The World Improves, But Do Markets Already Know?
By Aman Advani, Student at the University of Warwick
Investor expectations are high going into the new year. The economy should improve, the Fed is set to remain accommodative and earnings should continue to recover. Thus, stocks have a lot going for them in 2021, however, there are still swaths of weakness in the economy and hence downside risks could materialize.
This piece aims to break down key economic indicators to double down on specific investment themes in the near and long term.
The US Dollar shrinks to a 5-year low:
With the notable deterioration in the US Balance of Payments and net savings rate, coupled with the expectation that global growth will eventually rebound faster than US growth, has me to believe that the greenback will break below the lower end of a five-year trading range as the trade-weighted dollar index approaches 85.
Value small and non-US stocks (Especially EM) outperform growth, big, and US stocks:
Non-US, small cap, and value stocks have come to life and outperformed on a relative basis- a trend I expect will continue. I am not advocating selling that trio of Large Cap, US, growth stocks, but in my view this rotation will not be a one-way street, but relative cheapness of non-US, small and value – coupled with expectations of economics and earnings improvements should be solid catalysts for this to happen.
Healthcare and financials outperform energy and utilities:
While the swaths of weakness in the economy lay in the travel, leisure and entertainment sectors, many areas have benefited during the pandemic such as parts of technology and healthcare. Doing a bit of a deep dive; healthcare offers good earnings growth and reasonable valuations (assuming political headwinds don’t develop). Furthermore, financials appear very undervalued and I expect loan growth to resume, which should help boost the sector. As far as Energy and Utilities are concerned – depressed levels of demand coupled with a modest inflation and interest rate upticks make the sectors less attractive to investors.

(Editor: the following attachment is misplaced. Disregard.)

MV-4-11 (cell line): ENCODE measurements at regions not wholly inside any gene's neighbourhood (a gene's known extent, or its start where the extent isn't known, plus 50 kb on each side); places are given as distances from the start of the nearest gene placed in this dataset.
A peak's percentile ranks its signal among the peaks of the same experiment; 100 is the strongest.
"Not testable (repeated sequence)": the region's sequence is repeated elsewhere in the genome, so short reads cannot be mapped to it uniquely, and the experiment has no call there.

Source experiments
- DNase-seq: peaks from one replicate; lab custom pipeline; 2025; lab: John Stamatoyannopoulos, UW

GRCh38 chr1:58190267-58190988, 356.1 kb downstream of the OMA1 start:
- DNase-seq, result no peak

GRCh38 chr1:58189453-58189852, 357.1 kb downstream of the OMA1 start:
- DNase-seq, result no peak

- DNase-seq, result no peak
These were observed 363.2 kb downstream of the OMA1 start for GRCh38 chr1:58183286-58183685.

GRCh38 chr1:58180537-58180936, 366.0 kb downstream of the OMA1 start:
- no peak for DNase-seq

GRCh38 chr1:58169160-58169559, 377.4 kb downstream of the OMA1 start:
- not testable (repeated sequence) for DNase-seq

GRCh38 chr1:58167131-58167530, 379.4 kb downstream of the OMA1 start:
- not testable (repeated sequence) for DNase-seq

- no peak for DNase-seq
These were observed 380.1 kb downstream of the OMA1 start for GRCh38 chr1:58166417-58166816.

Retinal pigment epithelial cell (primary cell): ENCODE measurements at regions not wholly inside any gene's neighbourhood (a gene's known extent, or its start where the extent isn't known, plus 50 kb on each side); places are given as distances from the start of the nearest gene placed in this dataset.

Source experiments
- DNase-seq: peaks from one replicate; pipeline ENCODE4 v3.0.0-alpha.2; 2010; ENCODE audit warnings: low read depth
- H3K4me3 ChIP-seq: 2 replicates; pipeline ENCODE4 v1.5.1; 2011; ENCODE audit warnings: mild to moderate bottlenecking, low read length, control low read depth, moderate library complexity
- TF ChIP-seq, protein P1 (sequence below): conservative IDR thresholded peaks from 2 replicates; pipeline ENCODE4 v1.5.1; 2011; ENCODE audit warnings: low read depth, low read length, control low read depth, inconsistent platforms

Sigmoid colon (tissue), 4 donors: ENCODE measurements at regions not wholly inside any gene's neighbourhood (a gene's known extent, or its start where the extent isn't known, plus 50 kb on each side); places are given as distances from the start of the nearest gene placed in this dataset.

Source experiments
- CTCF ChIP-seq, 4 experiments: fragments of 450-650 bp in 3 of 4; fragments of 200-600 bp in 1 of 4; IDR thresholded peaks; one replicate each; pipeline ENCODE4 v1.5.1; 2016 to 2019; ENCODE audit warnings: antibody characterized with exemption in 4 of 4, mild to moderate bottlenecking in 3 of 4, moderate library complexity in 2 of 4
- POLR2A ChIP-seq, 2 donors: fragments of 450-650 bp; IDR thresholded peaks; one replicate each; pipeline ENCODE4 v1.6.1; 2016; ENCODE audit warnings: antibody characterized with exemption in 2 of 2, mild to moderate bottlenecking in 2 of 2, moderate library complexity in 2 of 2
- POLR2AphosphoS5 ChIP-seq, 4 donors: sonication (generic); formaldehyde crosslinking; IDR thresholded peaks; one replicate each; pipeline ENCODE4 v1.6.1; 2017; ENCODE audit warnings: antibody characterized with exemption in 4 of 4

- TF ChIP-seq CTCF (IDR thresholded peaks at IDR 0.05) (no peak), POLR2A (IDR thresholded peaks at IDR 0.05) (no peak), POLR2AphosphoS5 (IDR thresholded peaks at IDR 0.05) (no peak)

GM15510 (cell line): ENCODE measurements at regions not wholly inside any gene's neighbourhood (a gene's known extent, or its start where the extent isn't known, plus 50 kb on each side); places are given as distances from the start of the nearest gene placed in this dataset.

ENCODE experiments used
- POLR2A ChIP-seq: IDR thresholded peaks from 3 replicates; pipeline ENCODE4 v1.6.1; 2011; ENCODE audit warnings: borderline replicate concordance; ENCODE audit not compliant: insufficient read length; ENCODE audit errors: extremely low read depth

Looking back at the past 12 years (since 2009) the U.S stock market has hit record highs every year. I don’t doubt that for 2021 either. However, I also expect that stocks will not keep pace with earnings growth of more than 20%. In other words, 2020’s stellar stock market recovery (up nearly 70% from the March low) has probably “borrowed” some from 2021. Most observers, myself included, agree that stocks are not expensive relative to other assets (chiefly government bonds), but are expensive relative to historical absolute levels.
The beginning of the year is always the time to review investment goals and adjust asset allocation decisions. Based on the aforementioned predictions, I believe that to build an income generating portfolio that provides diversified sources of risk, return and income, one should:
1. Stick with Long-term Plans
2. Look for tactical opportunities that may come from active management
3. Investments into alternative asset classes – real assets, real estate etc.
What do you think? Let us know in the comment section below!
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